The Second Battle of Bull Run began on August 29. Pope threw away his numerical advantage by committing his men piecemeal with no apparent order or plan as they arrived on the battlefield. The Confederates were well positioned and concealed behind a railway embankment in a forested area that ran from Warrenton Pike to Sudley Springs. Two Union corps rushed headlong into the action. The first, Major General Franz Sigel's I Corps, was soon halted by Confederate musket and artillery fire. The next, Major General Samuel Heintzelman's III Corps from the Army of the Potomac, went in with more success. The division of Major General Joseph Hooker briefly held the ridge of the embankment before it was repelled by Confederate troops. Union troops under Major General Philip Kearny charged Jackson's left, which was held by Major General A. P. Hill's division. Kearney briefly pierced the line, but Hill, having just received reinforcements, repulsed the attack and drove off Kearny's men. The fourth and final Union assault saw Brigadier General John Reynolds's division cut down by withering Southern artillery fire as it attempted to cross the field.

As this action unfolded, Major General Fitz John Porter's V Corps, from the Army of the Potomac, arrived on the Union left. Pope immediately ordered Porter to attack, but having learned of the arrival around noon of 30,000 Confederate reinforcements under Major General James Longstreet, Porter hesitated. Pope did not believe his subordinate and once again ordered him forward. Porter ignored the order, ruining his career but undoubtedly saving the Union many more casualties. Longstreet had indeed arrived and taken position on Jackson's right, from which he could assail Pope's left. Pope's failure to crush the much smaller force of Jackson on the August 29 opened the door for another bold move by Lee.

Overnight the Confederates consolidated their lines, which led Pope to mistakenly believe that they were withdrawing. Informing the War Department of his pending “victory,” Pope ordered an attack for the next morning. On August 30, Porter's men advanced. Massed Confederate artillery and musket fire repulsed two Union charges. A third Union assault saw the Union troops approach the railway embankment, but a massive Confederate counterattack sent them into a hasty retreat. Longstreet then ordered his own men forward in a furious attack spearheaded by Brigadier General John Bell Hood's division that collapsed the Union left. Pope's shattered army managed to make a brief stand on Chin Ridge before being driven back by Hood. A second stand on Henry Hill allowed the survivors to escape. Narrowly avoiding complete disaster, Pope's men beat a hasty retreat to nearby Centreville by nightfall.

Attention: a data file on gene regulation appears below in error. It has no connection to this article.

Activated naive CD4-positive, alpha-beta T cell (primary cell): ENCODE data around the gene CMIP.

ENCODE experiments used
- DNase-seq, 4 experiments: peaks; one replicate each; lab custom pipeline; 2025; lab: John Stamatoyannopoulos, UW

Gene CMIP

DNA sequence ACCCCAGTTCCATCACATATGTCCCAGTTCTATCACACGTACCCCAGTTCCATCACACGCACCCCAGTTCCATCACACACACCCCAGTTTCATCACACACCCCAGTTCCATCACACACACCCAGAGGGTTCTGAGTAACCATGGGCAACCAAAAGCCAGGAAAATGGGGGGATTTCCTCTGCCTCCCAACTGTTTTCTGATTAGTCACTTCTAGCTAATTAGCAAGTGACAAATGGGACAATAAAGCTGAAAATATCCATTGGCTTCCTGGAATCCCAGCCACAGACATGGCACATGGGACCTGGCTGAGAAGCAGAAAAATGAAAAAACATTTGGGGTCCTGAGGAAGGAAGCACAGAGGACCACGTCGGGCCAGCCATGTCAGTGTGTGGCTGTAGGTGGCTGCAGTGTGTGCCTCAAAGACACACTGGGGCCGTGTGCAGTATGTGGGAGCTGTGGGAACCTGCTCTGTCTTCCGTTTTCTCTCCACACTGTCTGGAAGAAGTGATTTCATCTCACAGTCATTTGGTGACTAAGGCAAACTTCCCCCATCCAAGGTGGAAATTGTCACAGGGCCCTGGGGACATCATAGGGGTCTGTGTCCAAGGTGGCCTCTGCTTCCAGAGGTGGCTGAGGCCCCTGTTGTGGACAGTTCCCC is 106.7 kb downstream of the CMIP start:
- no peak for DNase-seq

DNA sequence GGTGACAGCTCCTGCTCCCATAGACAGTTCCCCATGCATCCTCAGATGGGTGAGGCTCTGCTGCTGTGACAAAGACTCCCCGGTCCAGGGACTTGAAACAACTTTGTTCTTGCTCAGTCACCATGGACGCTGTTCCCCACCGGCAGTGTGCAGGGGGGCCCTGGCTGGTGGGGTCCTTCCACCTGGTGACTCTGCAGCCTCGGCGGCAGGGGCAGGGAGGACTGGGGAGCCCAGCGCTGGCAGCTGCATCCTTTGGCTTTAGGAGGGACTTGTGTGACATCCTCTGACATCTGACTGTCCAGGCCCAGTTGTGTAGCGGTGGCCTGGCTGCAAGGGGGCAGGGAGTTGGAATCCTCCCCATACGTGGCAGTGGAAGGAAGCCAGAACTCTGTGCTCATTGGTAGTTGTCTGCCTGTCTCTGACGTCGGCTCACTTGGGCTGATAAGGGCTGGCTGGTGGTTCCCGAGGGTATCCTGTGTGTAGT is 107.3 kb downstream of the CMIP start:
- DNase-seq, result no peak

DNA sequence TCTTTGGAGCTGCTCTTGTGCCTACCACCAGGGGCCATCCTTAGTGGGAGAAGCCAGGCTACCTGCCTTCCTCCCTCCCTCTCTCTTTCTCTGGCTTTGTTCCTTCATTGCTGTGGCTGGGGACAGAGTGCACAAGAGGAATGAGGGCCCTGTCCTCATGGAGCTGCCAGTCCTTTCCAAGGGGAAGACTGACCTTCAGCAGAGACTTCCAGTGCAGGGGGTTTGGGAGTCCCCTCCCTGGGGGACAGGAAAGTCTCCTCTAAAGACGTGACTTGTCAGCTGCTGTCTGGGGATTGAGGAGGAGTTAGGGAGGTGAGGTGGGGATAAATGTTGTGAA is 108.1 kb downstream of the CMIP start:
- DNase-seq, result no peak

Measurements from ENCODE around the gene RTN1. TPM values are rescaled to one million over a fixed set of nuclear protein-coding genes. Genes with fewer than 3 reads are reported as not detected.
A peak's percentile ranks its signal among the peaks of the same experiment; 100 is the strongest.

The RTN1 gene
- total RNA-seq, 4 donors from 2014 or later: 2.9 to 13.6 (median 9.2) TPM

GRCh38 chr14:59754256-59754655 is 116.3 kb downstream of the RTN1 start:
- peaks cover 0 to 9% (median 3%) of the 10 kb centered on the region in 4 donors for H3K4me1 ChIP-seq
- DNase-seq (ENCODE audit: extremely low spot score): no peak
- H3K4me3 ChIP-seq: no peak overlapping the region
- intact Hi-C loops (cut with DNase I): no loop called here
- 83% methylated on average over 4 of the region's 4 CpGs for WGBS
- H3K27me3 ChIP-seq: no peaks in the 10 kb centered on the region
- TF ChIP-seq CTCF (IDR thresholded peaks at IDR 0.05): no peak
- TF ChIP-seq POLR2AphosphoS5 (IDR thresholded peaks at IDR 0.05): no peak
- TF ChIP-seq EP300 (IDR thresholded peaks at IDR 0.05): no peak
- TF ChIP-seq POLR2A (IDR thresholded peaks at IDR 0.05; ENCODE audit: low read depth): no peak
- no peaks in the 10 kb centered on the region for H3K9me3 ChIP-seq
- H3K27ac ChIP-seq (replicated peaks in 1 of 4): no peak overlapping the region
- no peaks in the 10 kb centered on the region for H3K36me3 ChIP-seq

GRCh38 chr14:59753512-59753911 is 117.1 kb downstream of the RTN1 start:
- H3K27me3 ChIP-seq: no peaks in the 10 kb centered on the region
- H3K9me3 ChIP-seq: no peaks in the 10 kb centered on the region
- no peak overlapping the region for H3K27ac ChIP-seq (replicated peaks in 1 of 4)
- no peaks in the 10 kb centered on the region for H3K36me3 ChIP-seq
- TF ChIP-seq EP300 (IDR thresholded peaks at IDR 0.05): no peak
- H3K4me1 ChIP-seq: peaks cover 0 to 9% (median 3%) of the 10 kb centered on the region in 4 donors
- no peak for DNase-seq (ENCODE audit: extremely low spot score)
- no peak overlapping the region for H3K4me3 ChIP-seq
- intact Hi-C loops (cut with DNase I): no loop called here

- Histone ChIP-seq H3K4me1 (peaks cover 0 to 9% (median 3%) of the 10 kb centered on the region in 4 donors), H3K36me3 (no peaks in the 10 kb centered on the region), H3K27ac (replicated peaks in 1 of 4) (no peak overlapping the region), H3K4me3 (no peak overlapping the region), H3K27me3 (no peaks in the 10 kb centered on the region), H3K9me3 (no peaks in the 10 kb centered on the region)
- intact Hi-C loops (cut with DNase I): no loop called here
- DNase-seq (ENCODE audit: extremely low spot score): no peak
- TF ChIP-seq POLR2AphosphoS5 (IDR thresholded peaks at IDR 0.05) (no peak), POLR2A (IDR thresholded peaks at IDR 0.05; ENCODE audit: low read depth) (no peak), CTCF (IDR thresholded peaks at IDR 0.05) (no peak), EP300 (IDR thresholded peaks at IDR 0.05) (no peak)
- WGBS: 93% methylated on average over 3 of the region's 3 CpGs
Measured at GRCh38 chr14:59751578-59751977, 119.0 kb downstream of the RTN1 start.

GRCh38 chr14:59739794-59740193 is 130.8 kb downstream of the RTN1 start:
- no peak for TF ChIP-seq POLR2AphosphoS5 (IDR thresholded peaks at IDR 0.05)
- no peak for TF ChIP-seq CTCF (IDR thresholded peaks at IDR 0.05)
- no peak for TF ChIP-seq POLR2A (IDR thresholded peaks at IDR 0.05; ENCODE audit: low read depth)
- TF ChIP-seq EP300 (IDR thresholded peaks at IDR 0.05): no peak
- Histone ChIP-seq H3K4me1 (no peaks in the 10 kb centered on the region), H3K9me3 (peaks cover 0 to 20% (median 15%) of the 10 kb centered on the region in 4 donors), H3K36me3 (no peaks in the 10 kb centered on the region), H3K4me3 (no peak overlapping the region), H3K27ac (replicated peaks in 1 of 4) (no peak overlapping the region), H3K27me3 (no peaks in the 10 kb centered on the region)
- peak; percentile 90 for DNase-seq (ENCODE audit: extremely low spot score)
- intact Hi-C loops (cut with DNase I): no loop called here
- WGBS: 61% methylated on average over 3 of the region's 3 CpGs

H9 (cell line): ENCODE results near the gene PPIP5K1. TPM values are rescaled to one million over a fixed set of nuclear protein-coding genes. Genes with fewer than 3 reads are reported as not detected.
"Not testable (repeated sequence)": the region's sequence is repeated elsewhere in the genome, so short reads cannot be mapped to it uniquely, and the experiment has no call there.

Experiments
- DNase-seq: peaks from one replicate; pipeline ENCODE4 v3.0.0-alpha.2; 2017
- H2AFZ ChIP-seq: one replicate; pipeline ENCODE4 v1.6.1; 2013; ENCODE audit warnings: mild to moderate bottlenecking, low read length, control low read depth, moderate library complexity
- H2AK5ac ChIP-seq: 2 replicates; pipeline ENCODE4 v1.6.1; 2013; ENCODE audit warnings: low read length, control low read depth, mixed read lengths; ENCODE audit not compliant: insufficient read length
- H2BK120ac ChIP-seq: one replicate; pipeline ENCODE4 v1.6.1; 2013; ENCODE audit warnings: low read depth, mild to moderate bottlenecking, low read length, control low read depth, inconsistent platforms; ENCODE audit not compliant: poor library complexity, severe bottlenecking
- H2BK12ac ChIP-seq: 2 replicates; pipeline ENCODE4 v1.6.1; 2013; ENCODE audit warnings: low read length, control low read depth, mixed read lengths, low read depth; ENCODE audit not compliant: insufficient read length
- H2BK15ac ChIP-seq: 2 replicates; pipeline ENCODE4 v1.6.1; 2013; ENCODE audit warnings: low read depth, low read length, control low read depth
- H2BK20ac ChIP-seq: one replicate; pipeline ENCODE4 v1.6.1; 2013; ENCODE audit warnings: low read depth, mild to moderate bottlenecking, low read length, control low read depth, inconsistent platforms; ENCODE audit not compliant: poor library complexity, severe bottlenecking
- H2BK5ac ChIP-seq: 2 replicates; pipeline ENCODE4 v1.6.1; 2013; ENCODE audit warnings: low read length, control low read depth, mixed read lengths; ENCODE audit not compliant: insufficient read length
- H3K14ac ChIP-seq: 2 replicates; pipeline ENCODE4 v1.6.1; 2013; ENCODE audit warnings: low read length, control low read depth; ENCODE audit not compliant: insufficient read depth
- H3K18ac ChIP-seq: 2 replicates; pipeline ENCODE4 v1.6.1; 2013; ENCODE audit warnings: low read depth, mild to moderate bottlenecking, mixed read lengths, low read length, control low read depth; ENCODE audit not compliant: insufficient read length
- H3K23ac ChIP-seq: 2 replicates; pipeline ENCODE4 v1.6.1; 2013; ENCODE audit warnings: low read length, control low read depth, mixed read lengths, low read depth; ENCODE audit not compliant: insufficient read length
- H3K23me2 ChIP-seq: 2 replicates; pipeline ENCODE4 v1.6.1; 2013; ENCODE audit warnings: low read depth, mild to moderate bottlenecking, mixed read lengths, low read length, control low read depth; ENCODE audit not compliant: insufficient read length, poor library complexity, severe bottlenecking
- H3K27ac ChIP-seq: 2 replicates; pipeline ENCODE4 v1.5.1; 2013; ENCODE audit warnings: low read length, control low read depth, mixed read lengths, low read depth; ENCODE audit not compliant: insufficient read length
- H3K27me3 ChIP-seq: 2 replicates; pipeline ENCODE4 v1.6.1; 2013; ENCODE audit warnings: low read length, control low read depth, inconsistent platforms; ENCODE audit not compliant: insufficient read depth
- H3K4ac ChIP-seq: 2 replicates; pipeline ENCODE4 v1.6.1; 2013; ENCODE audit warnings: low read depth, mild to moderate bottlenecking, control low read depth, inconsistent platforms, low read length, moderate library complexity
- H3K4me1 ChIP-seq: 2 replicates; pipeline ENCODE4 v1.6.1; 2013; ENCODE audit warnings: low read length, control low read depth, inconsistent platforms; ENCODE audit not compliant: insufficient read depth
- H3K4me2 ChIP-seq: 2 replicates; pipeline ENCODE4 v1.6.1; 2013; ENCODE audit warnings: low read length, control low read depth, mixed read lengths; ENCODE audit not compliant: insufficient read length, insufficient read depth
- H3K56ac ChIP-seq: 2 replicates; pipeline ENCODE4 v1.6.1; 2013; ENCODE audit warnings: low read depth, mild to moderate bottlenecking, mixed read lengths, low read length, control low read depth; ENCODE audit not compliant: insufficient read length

The Second Battle of Bull Run claimed as many as 16,000 Union casualties. The Confederates lost 9,200. Pope was entirely discredited by the debacle at Bull Run but placed responsibility for the loss on his own officers, principally Porter, whom Pope succeeded in ruining. In the end, Pope had only himself to blame for poor planning and faulty tactics. The Second Battle of Bull Run served only to reveal Lincoln's perennial problem of securing competent senior leadership in the eastern theater of war. Having removed Pope, Lincoln subsequently turned again to McClellan to deal with Lee's invasion of the North.

See also

Bull Run, First Battle of; Burnside, Ambrose Everett; Groveton, Battle of; Halleck, Henry Wager; Hill, Ambrose Powell; Hooker, Joseph; Jackson, Thomas Jonathan; Kearny, Philip; Lee, Robert Edward; Lincoln, Abraham; Longstreet, James; McClellan, George Brinton; Pope, John; Porter, Fitz John; Potomac, Union Army of the; Reynolds, John Fulton; Virginia, Union Army of

Further Reading
  • Hennessy, John. Return to Bull Run: The Campaign and Battle of Second Manassas. University of Oklahoma Press Norman, 1999.
  • McPherson, James. Battle Cry of Freedom: The Civil War Era. Oxford University Press New York, 1988.
  • Jeffrey D. Bass
    Copyright 2013 by Spencer C. Tucker